The halting of construction work on the high-profile Dublin Docklands site of 700 high-end apartments, where groundwork was underway, is seen as the most public example of the collapse of the apartment building sector in Ireland.
they insisted on the developer of that site Sunday Independent The work will resume after some changes in the design. But apartment building has stalled across the sector – and according to multiple sources, the institutional funding that should have driven the growth of the private rental scheme is no longer available.
This means that the government’s insistence that it can achieve its target of 29,000 housing units in 2023 looks almost impossible, according to several sources in the construction sector.
‘The apartments are dead to the ground. Money’s leave town
Construction industry sources say the only way to save those targets is for the state to step in, one way or another — and start funding some of the tens of thousands of apartment units.
And with bad news fast coming for workers in the tech sector, state-supported social and affordable housing – despite planning complications – may be the most viable route for developers who are wondering what to do with sites earmarked for apartments. Is.
“The apartments are definitely dead in the ground,” said a construction industry source. “There is not a PRS (private rental scheme) person left in Dublin.
“I am not aware of anyone in the industry at this point in time who is talking to anyone from PRS about funding or developing an apartment complex for them.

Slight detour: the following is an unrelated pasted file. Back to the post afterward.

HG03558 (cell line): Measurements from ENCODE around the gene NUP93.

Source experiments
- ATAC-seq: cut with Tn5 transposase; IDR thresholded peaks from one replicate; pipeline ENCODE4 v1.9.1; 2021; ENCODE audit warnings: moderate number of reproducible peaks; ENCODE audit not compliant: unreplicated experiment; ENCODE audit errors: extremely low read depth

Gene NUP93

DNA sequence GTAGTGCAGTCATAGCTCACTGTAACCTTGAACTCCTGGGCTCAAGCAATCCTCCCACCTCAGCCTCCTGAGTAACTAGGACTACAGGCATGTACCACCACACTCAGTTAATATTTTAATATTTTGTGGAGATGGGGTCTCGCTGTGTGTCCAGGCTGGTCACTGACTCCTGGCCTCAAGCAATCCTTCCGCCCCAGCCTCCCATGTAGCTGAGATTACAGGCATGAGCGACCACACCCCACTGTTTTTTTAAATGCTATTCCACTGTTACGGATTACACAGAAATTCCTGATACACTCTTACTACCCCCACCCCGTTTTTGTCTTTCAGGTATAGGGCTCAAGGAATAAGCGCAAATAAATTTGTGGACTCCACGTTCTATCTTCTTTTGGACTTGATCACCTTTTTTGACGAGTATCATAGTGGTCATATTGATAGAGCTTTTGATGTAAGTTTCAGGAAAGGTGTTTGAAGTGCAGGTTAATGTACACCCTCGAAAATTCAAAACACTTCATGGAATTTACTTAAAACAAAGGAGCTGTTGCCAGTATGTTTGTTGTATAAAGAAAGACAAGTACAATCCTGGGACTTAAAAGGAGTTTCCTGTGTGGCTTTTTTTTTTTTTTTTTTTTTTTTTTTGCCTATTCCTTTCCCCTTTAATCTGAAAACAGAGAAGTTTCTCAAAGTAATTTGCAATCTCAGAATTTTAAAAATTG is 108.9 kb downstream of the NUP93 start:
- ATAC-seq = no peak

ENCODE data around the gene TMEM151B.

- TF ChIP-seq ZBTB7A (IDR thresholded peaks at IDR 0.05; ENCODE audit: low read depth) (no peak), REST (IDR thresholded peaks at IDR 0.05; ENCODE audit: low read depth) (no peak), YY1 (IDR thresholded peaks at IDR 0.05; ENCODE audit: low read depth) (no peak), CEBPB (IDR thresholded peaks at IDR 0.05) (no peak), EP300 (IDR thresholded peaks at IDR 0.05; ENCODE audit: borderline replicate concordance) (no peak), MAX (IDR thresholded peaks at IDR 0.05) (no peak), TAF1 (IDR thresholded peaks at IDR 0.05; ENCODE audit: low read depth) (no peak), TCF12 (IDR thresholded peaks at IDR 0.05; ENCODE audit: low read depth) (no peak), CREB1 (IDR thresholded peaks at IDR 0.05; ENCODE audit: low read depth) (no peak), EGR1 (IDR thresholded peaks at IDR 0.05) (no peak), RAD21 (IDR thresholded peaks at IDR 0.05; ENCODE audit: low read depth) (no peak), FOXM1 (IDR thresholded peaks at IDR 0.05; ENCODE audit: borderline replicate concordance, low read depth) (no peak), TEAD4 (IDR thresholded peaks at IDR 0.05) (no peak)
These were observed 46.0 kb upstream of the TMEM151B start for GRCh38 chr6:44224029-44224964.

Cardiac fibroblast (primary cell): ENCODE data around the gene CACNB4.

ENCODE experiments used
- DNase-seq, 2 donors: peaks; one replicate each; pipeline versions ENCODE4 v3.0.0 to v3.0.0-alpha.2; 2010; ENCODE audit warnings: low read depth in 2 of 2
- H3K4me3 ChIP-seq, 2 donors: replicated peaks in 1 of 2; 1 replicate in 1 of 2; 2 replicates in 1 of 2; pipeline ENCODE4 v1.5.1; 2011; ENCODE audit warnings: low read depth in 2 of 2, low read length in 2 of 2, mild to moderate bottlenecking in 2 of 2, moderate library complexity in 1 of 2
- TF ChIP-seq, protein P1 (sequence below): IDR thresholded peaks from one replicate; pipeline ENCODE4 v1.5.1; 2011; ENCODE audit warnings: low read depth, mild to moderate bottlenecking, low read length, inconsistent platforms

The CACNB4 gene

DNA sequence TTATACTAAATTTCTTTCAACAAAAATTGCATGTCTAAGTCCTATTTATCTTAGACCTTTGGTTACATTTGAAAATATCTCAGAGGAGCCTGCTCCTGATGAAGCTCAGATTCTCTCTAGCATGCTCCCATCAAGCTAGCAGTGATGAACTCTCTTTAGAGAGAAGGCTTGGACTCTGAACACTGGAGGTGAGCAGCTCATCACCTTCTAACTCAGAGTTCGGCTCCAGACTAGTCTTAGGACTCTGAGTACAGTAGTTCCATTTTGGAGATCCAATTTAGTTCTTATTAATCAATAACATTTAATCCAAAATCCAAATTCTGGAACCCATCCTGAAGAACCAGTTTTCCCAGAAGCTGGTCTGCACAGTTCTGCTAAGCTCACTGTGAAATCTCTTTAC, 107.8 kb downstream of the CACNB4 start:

“Funds have left town – due to increased costs from rising interest rates and, more importantly, increased cost of construction. They only deal in a fixed price and that is impossible in the current environment.
“It has been the perfect storm for that model. The cost of your manufacturing has spiraled out of control over the last 12 months. And then the cost of funds in the international money market has also gone up.
“The developers or the main contractor were not going to lock in a fixed price for an apartment block when it was going to take them 24 to 36 months to hand it over and receive the payment,” said the source.
For its part, the Housing Department told Sunday Independent that “reported decreased activity in the build-to-rent sector presents us with some near-term opportunities”.
A department spokesman said: “The landscape has changed extraordinarily since Housing for All was published and we have to intervene.
“Construction price inflation, delays in supply chains and large increases in energy costs have delayed projects – and in some cases stalled. Given the prevailing interest rate environment, rising energy costs and the ongoing war in Ukraine, these Challenges will remain.
The spokesman said the Land Development Agency (LDA) is being mandated to work with major urban local authorities to activate stalled build-to-rent planning permissions for cost renting, affordable buying and social housing Could
“The Department and the LDA shall establish a process of engagement with relevant developers to identify projects that may be suitable for cost rental, affordable housing or social housing. Through open-book valuation, the capital cost of construction of a unit To subsidize a portion of this would require a new viability and affordability measure.
But in a week when the government has already committed to signing checks of up to €2.5 billion to fix the sector’s shoddy construction practices during the Celtic Tiger, some industry sources acknowledge that the relationship between the state and former developers Such opportunities for collaboration with high-rise apartment buildings will need to be handled very carefully – if it is not to be perceived by voters as just another bailout.